Meta House digital workshop impacts graduates & community

By Maricha Harris

Wanda, a Meta House graduate, points at “Trust the Process” during a one-day Digital Advocacy Workshop in which she learned how to tell her story through words and pictures.

The more than 28,000 Milwaukee women who battle substance abuse represent more than just numbers; they represent stories. Meta House—a nonprofit organization dedicated to helping women, especially mothers, recover from substance abuse—recognizes the importance of helping women tell their stories.

Recently, Mandi Lindner, communications coordinator for Meta House partnered with Daria Kempka, interactive producer, Marquette University Office of Marketing and Communications and Jennifer Janvier, multimedia specialist, Diederich College of Communications at Marquette to host a one-day Digital Advocacy Workshop for Meta House graduates.

“The project was all about sustainable story telling,” said Kempka. The overarching goal of the workshop was to empower the women by helping them develop skills to tell their story for a lifetime and to acquire employable skills by working with technology that was new them. Using a camera, for example, was a new experience, but in the end “it’s a confidence builder,” sad Janvier.

The workshop began with an educational component in which the women learned basic storytelling and photography skills. Participants learned how to tell their stories using their own words and pictures. Janvier taught the participants lighting and composition basics like how to choose angles that help communicate a message. She also provided technical assistance.

“When you give people the tools and the permission to tell their own stories, it can be a healing process for the people,“ said Kempka. “The participants reflected on their lives.” The stories also offer encouragement to other women, she said. “That’s a direct women to women benefit.”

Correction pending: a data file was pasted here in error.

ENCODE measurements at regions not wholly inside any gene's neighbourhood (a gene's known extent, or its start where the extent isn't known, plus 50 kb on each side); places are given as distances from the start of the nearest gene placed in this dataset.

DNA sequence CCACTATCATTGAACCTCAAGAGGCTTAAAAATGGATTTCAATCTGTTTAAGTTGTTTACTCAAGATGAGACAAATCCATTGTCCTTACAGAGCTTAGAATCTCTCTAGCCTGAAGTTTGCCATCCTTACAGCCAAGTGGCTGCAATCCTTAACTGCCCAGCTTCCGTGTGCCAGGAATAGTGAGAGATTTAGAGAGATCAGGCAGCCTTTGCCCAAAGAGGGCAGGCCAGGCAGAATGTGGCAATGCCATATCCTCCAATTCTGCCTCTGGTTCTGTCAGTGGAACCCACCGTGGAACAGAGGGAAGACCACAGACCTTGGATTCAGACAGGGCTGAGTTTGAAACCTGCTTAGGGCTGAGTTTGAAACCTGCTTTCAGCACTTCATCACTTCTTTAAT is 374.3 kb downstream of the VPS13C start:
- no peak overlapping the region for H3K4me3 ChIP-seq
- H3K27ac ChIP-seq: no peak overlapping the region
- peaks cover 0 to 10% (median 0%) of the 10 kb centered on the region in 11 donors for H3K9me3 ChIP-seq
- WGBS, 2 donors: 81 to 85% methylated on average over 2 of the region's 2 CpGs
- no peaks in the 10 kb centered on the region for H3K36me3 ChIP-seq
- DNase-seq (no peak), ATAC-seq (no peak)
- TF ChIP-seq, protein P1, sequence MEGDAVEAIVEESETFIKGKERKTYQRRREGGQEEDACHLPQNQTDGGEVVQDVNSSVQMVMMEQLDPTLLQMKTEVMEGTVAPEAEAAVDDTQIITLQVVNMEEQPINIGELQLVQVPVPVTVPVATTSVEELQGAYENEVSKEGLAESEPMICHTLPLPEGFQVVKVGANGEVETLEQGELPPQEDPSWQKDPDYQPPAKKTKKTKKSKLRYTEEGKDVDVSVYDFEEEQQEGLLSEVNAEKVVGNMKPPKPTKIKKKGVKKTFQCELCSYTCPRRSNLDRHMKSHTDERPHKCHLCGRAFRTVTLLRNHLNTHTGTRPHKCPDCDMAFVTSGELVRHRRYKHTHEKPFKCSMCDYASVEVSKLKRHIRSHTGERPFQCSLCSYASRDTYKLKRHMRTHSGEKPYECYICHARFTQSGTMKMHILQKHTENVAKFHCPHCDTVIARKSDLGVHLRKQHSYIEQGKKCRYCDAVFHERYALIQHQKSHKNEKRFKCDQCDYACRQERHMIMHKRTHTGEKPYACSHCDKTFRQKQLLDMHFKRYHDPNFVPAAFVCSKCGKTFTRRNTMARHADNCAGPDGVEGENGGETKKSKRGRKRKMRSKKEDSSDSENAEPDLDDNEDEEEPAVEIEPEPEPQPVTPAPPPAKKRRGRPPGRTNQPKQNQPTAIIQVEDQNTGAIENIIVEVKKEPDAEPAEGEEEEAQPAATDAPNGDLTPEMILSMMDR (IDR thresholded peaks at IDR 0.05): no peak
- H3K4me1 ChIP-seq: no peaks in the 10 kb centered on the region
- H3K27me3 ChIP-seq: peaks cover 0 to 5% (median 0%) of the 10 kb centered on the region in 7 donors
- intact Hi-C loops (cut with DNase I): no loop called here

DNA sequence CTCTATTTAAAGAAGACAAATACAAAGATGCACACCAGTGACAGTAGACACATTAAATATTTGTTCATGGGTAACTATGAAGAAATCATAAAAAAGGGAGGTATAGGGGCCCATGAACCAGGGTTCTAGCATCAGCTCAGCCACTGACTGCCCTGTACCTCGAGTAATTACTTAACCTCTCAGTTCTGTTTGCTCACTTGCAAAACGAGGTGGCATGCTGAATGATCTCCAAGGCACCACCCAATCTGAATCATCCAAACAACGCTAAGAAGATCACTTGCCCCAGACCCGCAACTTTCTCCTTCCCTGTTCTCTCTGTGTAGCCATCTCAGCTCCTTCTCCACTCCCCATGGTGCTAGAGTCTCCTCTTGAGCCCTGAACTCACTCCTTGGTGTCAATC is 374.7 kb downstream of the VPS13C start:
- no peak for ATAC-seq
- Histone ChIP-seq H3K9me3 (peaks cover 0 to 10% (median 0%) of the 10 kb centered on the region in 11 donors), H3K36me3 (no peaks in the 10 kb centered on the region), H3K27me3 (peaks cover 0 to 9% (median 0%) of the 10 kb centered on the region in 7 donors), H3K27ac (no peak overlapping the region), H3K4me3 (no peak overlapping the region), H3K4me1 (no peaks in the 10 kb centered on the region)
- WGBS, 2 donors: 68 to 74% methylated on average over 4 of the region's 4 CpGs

Wanda, a Meta House graduate, was compelled to participate in the workshop because she feels a greater purpose in her story. “I just like to give back and tell my story,” she said. “I just thank God for Meta House. I just thank God that I am one of the fortunate ones that made it back and made it through.”

During the workshop, Wanda reflected on her life—including her 18-year addition to alcohol and cocaine, her journey through recovery and her now six years of sobriety. “It was like the past, present and the future.” For her, the workshop was fun and exciting. “It felt good to go in there and visit my old room and take pictures.”

The workshop’s benefits go beyond empowering the participants; the benefits impact the community. “It puts a human face on an issue that’s a concern to the community, said Kempka. ” When you can see a story—especially a story of triumph—it helps bring down barriers.” Jenvier agreed and added, “It helps move issues beyond the numbers and statistics. People can see the person behind it and can relate.”

For Meta House, the workshop complimented the work that they are already doing. “It certainly helps get our message out of what we do,” said Lindner. “There’s no better way for us to share with the community what we do than having the women share how Meta House has affected their lives.”

Wanda’s digital story can be viewed on Meta House’s youtube page at For more information on Meta House, visit